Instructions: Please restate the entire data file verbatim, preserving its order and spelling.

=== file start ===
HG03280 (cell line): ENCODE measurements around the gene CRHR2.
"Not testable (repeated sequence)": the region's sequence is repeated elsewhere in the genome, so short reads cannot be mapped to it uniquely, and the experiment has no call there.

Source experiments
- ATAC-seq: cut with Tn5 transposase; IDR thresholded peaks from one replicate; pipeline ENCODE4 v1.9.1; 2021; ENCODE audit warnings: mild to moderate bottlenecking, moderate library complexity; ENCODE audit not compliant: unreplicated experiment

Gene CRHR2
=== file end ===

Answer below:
HG03280 (cell line): ENCODE measurements around the gene CRHR2.
"Not testable (repeated sequence)": the region's sequence is repeated elsewhere in the genome, so short reads cannot be mapped to it uniquely, and the experiment has no call there.

Source experiments
- ATAC-seq: cut with Tn5 transposase; IDR thresholded peaks from one replicate; pipeline ENCODE4 v1.9.1; 2021; ENCODE audit warnings: mild to moderate bottlenecking, moderate library complexity; ENCODE audit not compliant: unreplicated experiment

Gene CRHR2